Monday 18 September 2023

Dora Wings Fairy Delta FD 2 in 72nd - sprue shot, test build and reference pics

in hommage to the old Frog model and due soon from Dora Wings - an FD 2 in 72nd. Sprue shots and test build

Below;  nice view of the legendary Fairey Delta 2 WG 774 preparing for a demonstration flight at the Farnborough Air Show c1954. The first FD.2 WG 774 made its first flight on 6 October 1954 with Peter Twiss at the controls. Flight testing continued until 17 November 1954 when during Twiss' 14th flight the engine failed and Twiss - with superb calm headedness - had to land a powerless machine, there being only enough hydraulic pressure to lower the nosewheel.. On 15 February 1956 the second FD 2 WG 777 made its first flight in the hands of Peter Twiss. Althugh both FD 2s carried service roundels neither saw service with the RAF. From the outset Twiss had felt that the type was capable of exceeding 1,000 mph and started calling for an attempt on the world air speed record then held by a F-100 Super Sabre at 822 mph..

Outpacing the Sun' Fairey FD.2 Booklet 1956

A large 32 page booklet produced by Fairey in co-operation with the 'Aeroplane' magazine telling the full story of the Fairey FD.2 attaining the absolute World Speed Record of 1,132 mph in March 1956. The story of the man who flew it, the men who built and designed it and how a speed of 20 miles a minute was measured at over 7 miles above the earth. Sample pages shown.

Fairey Delta 2 WG 774 remains one of the most important aircraft in British aviation history, being the original delta wing jet, and the first aircraft to exceed 1,000 mph. ( Aircraft set new record speed of 1,132 mph on 10 March 1956 ) The British Aircraft Corporation BAC Type 221 was a reconfiguration of the record breaking Fairey Delta 2 into a test bed to test the wing shape of Concorde. First flown as the Type 221 in May 1964, WG 774 spent a further nine years on test flying before being retired in June 1973.

 Dora Wings web site for more news is here

Academy P-47 D Lt. Duane Buholz 509th FS/ 405th FG


P-47 D 'G9-J' in the markings of Lt. Duane Buholz 509th FS/ 405th FG from the Academy 'bubbletop' kit. Seen alongside the Revell kit. Neither satisfactorily represents a P-47 in my view, although the Academy model - like most of this company's 72nd kits- looks least like the real thing. Gear legs are cut down, wheels replaced with resin Pavla items. The canopy is wrong and too 'bulbous' but at least the decals worked.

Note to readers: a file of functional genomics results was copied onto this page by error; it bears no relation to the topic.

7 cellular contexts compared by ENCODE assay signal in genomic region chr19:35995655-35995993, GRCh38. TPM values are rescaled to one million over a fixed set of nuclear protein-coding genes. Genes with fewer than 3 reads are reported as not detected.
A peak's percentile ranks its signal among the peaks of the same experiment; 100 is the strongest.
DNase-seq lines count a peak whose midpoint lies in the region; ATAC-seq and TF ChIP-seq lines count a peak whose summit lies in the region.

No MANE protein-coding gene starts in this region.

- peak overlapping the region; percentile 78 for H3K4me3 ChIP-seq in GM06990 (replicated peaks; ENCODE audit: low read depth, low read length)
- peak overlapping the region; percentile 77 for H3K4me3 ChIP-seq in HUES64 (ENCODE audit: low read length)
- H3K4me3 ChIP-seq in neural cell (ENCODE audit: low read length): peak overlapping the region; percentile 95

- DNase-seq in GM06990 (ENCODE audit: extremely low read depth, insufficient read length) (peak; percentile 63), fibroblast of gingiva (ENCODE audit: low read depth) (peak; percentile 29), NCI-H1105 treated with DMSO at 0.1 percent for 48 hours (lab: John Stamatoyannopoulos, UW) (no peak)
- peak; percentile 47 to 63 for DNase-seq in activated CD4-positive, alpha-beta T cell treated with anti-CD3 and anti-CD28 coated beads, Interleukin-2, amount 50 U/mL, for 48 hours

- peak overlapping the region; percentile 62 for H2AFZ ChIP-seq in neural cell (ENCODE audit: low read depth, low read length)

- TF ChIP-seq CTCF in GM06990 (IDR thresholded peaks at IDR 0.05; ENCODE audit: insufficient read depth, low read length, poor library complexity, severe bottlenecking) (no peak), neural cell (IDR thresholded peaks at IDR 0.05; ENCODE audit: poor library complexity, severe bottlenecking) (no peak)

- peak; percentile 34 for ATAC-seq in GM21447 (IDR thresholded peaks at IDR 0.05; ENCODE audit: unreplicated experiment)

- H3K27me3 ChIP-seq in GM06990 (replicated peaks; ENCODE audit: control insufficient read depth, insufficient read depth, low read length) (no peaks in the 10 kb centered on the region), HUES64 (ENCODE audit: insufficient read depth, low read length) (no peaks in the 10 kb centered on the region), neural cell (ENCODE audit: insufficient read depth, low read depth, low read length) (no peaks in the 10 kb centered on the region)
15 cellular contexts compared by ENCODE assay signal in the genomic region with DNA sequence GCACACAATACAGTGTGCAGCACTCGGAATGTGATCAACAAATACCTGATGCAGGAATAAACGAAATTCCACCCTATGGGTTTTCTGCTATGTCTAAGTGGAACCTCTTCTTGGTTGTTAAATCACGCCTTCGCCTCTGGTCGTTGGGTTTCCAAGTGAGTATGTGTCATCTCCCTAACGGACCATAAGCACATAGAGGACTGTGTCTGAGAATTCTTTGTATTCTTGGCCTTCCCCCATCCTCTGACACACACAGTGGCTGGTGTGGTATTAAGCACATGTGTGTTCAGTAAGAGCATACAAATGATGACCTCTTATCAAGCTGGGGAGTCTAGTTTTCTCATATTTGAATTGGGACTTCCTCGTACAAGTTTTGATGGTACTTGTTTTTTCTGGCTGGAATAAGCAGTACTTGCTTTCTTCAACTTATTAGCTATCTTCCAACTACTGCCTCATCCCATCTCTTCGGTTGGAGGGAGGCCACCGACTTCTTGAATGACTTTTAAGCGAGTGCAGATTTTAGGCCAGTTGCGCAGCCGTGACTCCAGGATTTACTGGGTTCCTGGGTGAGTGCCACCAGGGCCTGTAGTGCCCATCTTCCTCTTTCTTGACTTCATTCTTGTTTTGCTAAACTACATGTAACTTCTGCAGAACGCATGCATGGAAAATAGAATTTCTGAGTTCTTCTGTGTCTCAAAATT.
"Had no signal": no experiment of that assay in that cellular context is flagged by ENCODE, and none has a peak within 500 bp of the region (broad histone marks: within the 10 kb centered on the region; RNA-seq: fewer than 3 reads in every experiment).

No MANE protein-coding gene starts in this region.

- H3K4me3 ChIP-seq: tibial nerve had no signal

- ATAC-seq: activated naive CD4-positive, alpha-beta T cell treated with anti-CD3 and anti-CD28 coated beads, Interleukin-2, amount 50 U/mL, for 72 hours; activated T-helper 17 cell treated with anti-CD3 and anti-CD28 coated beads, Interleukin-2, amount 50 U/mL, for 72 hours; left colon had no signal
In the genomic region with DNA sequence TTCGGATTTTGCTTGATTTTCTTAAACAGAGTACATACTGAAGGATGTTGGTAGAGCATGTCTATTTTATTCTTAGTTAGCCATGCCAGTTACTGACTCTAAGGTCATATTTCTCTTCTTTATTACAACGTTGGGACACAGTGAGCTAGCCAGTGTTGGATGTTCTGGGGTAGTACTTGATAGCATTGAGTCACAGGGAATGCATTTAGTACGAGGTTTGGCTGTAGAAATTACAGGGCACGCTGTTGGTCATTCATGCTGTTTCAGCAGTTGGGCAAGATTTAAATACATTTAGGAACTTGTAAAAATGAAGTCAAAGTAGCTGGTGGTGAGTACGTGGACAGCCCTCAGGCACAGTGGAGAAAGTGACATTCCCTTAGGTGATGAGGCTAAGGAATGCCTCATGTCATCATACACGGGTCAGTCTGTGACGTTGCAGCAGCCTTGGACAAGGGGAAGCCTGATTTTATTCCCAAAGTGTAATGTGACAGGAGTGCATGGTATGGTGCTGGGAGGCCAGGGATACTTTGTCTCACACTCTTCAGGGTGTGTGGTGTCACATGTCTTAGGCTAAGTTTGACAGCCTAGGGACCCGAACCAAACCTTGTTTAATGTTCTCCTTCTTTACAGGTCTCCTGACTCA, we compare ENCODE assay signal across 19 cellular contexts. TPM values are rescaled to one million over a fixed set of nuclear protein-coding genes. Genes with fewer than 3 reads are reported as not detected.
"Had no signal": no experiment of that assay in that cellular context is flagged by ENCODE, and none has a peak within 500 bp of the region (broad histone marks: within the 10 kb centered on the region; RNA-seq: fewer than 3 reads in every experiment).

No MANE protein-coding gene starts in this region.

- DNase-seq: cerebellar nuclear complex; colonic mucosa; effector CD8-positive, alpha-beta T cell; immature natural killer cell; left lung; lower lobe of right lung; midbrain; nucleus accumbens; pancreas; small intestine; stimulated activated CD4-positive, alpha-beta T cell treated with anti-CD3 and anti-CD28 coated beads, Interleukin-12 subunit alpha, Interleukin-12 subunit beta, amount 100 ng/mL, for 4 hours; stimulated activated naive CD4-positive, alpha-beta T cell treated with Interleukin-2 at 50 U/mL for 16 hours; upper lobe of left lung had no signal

Originally established as the 405th Bombardment Group (Dive) the unit was re-designated 405th FG in May 1943. Its three squadrons - the 509th, the 510th and the 511th – were coded ‘G9’, ‘2Z’ and ‘K4’ respectively. The unit under CO Col. James Ferguson departed South Carolina in February-March 1944 and was based in Christchurch, southern England, beginning operations with the 9th AF in April 1944 bombing airfields, bridges and rail hubs and installations up until D-day. The 405th FG began the Normandy campaign on June 6, 1944, by escorting Coastal Command aircraft patrolling the Bay of Biscay to prevent any enemy vessels based at the Atlantic ports from reaching the Channel. From June 10 onwards, the 405th FG flew a series of bombing and armed reconnaissance missions in the Cherbourg region. Ground targets ahead of the advancing armour and infantry were pounded relentlessly. Few Luftwaffe fighters were encountered by the pilots, but occasionally there was a confrontation, usually below ten thousand feet.

On 11 July 1944, the 405th FG left its base in Christchurch, England, for good to move to the A-8 advanced airfield at Picauville in Normandy. The 405th FG was the 8th fighter group of the 9th Air Force to land in France. By 31 July, the 9th Air Force had 17 fighter groups in Normandy, supporting 19 American divisions. Most of their missions involved patrols of 6 to 8 aircraft to secure the bridgehead, with aircraft in the air from 6.00 am until 23:40. The 405th FG airfield was 8 km to the west of Sainte-Mère Eglise and just 3 km from the front line. German mortar attacks and snipers in ambush around the ground kept all the group's personnel on high alert. The patrols around the field were regular and at night the men on guard often nervous. The construction of A-8 Field by the 826th Aviation Engineer Battalion had started on 23 June when the sector was still under enemy fire. The runway was the first constructed from bituminised jute matting (Hessian matting). Thanks to this material, the runway was laid in a single day, a record that has never been equalled. Some 75 individual shelters for the P-47s were constructed and 36 for the night fighters who arrived in August onwards. Because of the proximity of the front, take-offs were always to the east, towards Utah Beach. The mist at dawn and dusk, the din of artillery and machine-gun fire were the daily bread of the group throughout its stay in Normandy.

Wednesday 6 September 2023

1/72 - PZL TS-11 Iskra by Arma Hobby - Iskra Bis DF 'Expert' set build (completed) - Iskra Walkaround


My completed 72nd scale Arma Hobby Iskra. And a small selection of 'walkaround' views of the areas that I felt I needed to see when building the kit, especially the cockpit, the seat, the various 'bumps' around the jet pipe and the foward gear bay. There isn't a forward gear bay in the kit and you really need to build one up from card in order to put the lead weights somewhere and hide them from view. The etch was tricky to work with, especially for the FOD guards which I completely messed up.

Part 1 of this build is posted here